Here is an alternate take of my song “Banyan” (a/k/a “Banyans,” or “Banyan Tree Slack Key”), a slack key style song I wrote years ago on nylon string guitar.I used to play my gut string ‘beach’ guitar (an old Ibanez) around beaches and surf spots in Kona like Magic Sands, Banyans, and Old Airport.So I guess this song is partially named after the surf spot, but also after some banyan trees near Magic Sands – some of which have since been cut down – or even majestic banyan trees in general.Hope you enjoy.
Here’s my take on Gabby Pahinui’s classic instrumental simply and appropriately titled “Ki Ho’alu,” which is course is the Hawaiian term for “slack key.”I probably first heard this song on the stellar “Pure Gabby” album – a must own – although it has appeared on other compilations and been covered by numerous slack key artists, including Ozzie Kotani’s excellent version.My version is inspired by Gabby, Ozzie, and also Dennis Kamakahi who was prolific in the Mauna Loa tuning.
Hilo Rag is a super fun tune to play from Dennis Kamakahi’s oeuvre. Better known for lyrical songs like Koke’e, Hilo Rag makes me wish I heard more of Dennis’s instrumental work. I was fortunate enough to meet Dennis and son David years ago and see them play, both on stage and in smaller back porch style jam sessions. I remember Dennis dressing sharp in his kind of urban paniolo style, complete with boots and cowboy hat. Like I say, this is such a fun song to play I can never just play it once when I’m running through songs (and will be posting an alternate take on my other channel soon). Hope you enjoy.
Here is an improvisation I did based on Leonard Kwan’s famous slack key arrangement of “Silver Threads Among the Gold.” This classic tune is a popular piece in the slack key repertoire and often one of the first things people learn when exploring Drop C tuning. Most listeners of modern day Hawaii radio will recognize Silver Threads as the slack key passage quoted in the intro to Country Comfort’s Waimanalo Blues, a beloved song in the islands in its own right. Hope you enjoy.
Here is a live version of “Punahoa Special” from 2007 (apologies for the camera work :-). This is a song I was fortunate enough to learn directly from Led Ka’apana, one that Led had in turn learned directly from his uncle Fred Punahoa. Though Fred never made a full album, he did make a notable appearance on the Waimea Music Festival album and fostered amazing talents of the next generation such as Led and Sonny Lim. This is an often covered song in the slack key world, and might also be the most popular song in Mauna Loa slack key tuning. Hope you enjoy.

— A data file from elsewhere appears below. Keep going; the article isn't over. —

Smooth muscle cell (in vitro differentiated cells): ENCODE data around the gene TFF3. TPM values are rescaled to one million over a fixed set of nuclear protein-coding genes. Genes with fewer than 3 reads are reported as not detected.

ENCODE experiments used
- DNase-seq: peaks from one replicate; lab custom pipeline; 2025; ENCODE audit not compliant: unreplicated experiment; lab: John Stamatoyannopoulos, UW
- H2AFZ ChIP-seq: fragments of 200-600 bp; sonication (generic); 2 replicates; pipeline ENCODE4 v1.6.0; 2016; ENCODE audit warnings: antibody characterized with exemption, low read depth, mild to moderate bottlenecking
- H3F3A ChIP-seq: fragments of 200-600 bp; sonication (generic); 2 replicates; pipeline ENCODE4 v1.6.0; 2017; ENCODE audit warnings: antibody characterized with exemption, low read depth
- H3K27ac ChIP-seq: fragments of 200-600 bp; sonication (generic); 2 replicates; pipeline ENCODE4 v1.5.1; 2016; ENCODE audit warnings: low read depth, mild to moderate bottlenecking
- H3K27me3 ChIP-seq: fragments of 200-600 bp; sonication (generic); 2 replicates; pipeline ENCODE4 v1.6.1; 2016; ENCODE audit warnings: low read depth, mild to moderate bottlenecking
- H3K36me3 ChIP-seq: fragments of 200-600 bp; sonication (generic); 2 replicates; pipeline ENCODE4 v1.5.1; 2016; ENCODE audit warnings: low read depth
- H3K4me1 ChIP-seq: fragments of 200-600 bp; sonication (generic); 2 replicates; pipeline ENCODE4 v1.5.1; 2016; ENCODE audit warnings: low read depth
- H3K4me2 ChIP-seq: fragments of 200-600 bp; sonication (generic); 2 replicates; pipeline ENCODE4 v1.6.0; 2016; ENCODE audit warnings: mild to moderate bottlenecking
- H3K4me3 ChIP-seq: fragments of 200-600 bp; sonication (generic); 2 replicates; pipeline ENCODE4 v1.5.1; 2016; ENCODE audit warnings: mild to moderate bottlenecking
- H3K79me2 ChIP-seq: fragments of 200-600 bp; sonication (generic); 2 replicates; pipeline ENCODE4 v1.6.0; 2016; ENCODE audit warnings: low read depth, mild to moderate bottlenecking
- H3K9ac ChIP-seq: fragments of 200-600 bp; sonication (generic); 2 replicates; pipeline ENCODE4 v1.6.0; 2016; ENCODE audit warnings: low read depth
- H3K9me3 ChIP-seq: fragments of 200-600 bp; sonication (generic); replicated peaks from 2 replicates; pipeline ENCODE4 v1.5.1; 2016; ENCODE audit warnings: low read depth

Recorded live at the 25th Annual Hawaiian Slack Key Guitar Festival “Kona Style,” at the Sheraton Keauhou Bay Resort in Keauhou, Hawai’i 9/2/07.
I named this seemingly easygoing yet still restive song after a charmingly beautiful and relatively isolated beach on the Kona Coast. Makalawena is part of that long stretch of white sandy beaches you see right before landing at Kona International Airport at nearby Keahole Point. The beach is generally accessible via a short hike from the neighboring Mahaiʻula Bay section of Kekaha Kai State Park. I remember camping out at Makalawena as a kid, exploring the rare anchialine ponds with their delicate red shrimp, and swimming in the waters of the bay. Today still, the neighboring marsh is a protected nesting ground, home to rare birds such as the Hawaiian coot. The song’s bridge seems to capture the strange sense of converging energies that I feel in special places such as these. Hope you enjoy.
Banyan (a/k/a “Banyans,” or “Banyan Tree Slack Key”) is a slack key style song I wrote about 10 or 12 years ago on nylon string guitar. I used to play my gut string ‘beach’ guitar around beaches and surf spots in Kona like Magic Sands, Banyans, and Old Airport. For one, the nylon strings aren’t as affected by the salt air, and for two, it was less expensive than my other guitar at the time, a Taylor 310ce that I didn’t want to take to the beach. So I guess this song is partially named after the surf spot, but also after some banyan trees near Magic Sands – some of which have since been cut down – or even those mystical banyan trees in general. Shortly after writing this song, I sold that nylon – an Ibanez, sort of crossover model – though I continued to rotate this and a few other related songs in and out of my set. Until recently though, it had really been a while since I played this song. Once more, owning a nylon string guitar again inspired me to go back and revisit some older material. Hope you enjoy.